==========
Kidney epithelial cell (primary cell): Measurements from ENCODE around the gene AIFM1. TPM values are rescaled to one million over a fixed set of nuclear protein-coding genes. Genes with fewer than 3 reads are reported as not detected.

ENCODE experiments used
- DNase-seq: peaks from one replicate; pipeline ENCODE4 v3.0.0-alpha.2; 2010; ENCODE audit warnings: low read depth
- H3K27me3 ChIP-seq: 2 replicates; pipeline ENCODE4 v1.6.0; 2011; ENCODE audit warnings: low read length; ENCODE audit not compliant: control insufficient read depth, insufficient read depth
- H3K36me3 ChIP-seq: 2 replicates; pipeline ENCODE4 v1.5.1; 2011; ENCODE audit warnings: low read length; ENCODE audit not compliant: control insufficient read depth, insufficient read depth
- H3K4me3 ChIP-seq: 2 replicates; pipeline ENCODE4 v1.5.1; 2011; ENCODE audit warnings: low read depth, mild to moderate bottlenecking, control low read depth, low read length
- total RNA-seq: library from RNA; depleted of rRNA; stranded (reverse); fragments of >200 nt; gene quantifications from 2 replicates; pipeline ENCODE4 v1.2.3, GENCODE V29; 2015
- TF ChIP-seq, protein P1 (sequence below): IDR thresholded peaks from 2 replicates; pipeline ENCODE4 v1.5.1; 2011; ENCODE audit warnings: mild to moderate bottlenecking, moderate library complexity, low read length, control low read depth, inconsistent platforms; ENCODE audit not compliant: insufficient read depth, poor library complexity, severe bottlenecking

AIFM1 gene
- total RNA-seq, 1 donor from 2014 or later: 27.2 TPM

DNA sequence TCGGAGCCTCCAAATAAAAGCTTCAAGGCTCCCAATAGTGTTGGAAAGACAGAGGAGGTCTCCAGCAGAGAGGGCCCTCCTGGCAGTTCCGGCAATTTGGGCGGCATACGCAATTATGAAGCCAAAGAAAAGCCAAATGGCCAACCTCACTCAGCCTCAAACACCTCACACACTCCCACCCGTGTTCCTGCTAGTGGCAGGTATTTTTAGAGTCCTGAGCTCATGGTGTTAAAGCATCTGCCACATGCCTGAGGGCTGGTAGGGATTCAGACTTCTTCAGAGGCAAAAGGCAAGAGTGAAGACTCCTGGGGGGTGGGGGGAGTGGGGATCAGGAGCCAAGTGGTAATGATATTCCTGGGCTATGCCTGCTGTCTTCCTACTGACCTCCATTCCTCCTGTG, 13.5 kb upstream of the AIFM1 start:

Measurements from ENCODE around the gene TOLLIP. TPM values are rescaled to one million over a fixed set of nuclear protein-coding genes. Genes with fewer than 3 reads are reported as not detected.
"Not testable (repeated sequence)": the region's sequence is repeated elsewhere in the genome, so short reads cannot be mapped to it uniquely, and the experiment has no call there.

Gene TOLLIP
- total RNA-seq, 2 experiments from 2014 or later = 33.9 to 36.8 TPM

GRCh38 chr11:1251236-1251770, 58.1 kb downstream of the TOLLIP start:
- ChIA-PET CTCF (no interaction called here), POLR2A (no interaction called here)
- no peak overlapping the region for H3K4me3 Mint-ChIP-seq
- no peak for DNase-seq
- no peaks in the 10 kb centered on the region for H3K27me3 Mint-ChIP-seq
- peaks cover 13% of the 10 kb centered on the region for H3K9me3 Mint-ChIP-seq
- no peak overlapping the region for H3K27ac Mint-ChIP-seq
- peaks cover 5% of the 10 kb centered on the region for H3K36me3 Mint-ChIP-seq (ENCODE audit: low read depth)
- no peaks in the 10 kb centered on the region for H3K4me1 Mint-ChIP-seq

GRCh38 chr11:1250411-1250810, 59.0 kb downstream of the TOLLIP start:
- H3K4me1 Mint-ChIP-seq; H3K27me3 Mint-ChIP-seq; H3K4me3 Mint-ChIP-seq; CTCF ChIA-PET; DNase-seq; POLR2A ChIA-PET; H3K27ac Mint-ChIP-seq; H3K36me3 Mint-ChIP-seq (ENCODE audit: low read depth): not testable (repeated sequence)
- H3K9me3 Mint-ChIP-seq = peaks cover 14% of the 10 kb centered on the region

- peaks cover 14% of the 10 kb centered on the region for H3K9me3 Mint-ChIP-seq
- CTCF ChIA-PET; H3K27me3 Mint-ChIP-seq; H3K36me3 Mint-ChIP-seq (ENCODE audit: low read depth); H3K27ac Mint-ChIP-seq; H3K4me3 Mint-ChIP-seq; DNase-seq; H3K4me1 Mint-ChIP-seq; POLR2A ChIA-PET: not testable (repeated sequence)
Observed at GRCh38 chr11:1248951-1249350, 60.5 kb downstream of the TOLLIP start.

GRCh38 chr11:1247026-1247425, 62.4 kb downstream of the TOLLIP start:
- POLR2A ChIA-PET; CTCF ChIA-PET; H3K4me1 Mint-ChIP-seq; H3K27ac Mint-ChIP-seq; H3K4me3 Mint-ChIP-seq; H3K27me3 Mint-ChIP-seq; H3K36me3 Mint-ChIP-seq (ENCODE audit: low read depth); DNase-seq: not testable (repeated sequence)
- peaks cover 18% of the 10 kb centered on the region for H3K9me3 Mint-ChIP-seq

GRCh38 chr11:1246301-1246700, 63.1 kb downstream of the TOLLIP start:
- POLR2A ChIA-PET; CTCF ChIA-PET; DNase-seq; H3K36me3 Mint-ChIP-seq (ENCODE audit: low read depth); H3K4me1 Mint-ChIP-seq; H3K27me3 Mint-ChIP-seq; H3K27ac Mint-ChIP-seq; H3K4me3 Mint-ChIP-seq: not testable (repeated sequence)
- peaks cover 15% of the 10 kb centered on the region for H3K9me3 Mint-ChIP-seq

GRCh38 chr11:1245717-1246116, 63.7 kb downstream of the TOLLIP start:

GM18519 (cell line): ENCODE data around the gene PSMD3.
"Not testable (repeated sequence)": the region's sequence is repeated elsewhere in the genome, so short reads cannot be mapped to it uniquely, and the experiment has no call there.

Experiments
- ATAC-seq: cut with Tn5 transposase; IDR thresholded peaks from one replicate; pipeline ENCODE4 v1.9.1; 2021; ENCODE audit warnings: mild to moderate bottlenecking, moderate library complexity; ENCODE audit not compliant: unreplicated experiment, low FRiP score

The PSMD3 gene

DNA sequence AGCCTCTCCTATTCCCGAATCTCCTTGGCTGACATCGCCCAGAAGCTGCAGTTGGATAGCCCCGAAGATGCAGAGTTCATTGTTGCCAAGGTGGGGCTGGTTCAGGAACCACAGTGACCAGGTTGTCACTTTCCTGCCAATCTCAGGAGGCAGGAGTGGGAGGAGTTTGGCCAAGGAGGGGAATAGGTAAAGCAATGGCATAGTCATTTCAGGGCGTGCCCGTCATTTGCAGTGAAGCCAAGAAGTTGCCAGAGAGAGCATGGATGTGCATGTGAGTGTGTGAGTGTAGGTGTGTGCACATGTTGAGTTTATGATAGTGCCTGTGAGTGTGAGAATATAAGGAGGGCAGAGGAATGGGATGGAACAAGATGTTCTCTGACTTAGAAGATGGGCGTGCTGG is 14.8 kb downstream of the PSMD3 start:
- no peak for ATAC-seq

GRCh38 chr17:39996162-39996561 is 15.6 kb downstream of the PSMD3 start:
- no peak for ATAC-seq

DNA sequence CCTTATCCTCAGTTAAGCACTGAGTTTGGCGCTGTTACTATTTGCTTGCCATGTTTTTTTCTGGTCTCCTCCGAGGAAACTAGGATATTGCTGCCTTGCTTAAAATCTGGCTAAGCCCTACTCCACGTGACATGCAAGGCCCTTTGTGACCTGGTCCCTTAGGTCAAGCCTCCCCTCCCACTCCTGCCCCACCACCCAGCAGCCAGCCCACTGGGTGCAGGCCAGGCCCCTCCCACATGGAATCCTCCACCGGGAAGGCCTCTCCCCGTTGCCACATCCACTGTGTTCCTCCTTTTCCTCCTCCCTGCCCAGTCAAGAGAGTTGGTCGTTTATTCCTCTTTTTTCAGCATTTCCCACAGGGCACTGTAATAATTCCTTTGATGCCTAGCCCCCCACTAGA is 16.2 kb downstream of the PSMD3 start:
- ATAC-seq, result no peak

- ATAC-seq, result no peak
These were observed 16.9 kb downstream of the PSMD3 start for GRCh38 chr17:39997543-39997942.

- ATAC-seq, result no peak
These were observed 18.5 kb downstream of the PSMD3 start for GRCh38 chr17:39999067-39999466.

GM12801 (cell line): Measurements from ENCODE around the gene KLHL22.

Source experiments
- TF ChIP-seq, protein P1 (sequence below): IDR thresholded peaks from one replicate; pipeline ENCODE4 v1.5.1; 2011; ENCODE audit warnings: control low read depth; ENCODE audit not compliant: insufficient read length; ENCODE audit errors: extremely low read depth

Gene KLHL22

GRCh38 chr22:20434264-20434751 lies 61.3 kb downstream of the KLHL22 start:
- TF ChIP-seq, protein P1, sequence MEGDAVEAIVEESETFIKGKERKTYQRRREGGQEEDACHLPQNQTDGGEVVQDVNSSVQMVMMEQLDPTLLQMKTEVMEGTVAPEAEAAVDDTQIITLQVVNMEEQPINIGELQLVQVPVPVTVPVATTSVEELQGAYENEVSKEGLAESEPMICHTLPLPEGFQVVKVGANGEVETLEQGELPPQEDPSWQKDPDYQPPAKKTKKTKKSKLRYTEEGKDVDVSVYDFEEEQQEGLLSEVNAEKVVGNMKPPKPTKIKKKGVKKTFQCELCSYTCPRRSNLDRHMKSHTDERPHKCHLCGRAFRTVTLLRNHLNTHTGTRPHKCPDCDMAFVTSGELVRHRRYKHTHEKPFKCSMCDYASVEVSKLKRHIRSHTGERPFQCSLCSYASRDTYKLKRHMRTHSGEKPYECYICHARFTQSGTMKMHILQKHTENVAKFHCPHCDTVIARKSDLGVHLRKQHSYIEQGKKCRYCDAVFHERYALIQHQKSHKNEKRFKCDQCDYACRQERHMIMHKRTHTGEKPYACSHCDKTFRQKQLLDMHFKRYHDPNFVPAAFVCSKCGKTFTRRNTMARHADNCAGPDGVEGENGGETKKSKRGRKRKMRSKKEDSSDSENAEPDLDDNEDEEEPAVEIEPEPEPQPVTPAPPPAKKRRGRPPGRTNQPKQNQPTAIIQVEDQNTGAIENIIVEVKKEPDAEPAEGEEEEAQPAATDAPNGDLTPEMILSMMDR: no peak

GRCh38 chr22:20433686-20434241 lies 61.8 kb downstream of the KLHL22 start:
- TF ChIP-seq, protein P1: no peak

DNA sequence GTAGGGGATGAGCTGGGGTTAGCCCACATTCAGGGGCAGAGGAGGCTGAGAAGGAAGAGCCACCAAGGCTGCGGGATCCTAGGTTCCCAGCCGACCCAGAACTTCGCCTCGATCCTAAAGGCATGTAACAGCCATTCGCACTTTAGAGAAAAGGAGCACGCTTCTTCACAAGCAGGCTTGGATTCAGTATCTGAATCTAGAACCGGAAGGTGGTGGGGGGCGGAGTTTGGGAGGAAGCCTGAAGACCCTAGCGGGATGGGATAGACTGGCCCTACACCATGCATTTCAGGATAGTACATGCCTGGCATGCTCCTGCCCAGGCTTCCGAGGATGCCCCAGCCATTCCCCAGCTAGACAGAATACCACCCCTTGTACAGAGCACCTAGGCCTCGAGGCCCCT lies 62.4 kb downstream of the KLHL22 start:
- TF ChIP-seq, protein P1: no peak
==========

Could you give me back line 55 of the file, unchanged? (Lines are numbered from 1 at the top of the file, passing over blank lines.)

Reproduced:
- TF ChIP-seq, protein P1 (sequence below): IDR thresholded peaks from one replicate; pipeline ENCODE4 v1.5.1; 2011; ENCODE audit warnings: control low read depth; ENCODE audit not compliant: insufficient read length; ENCODE audit errors: extremely low read depth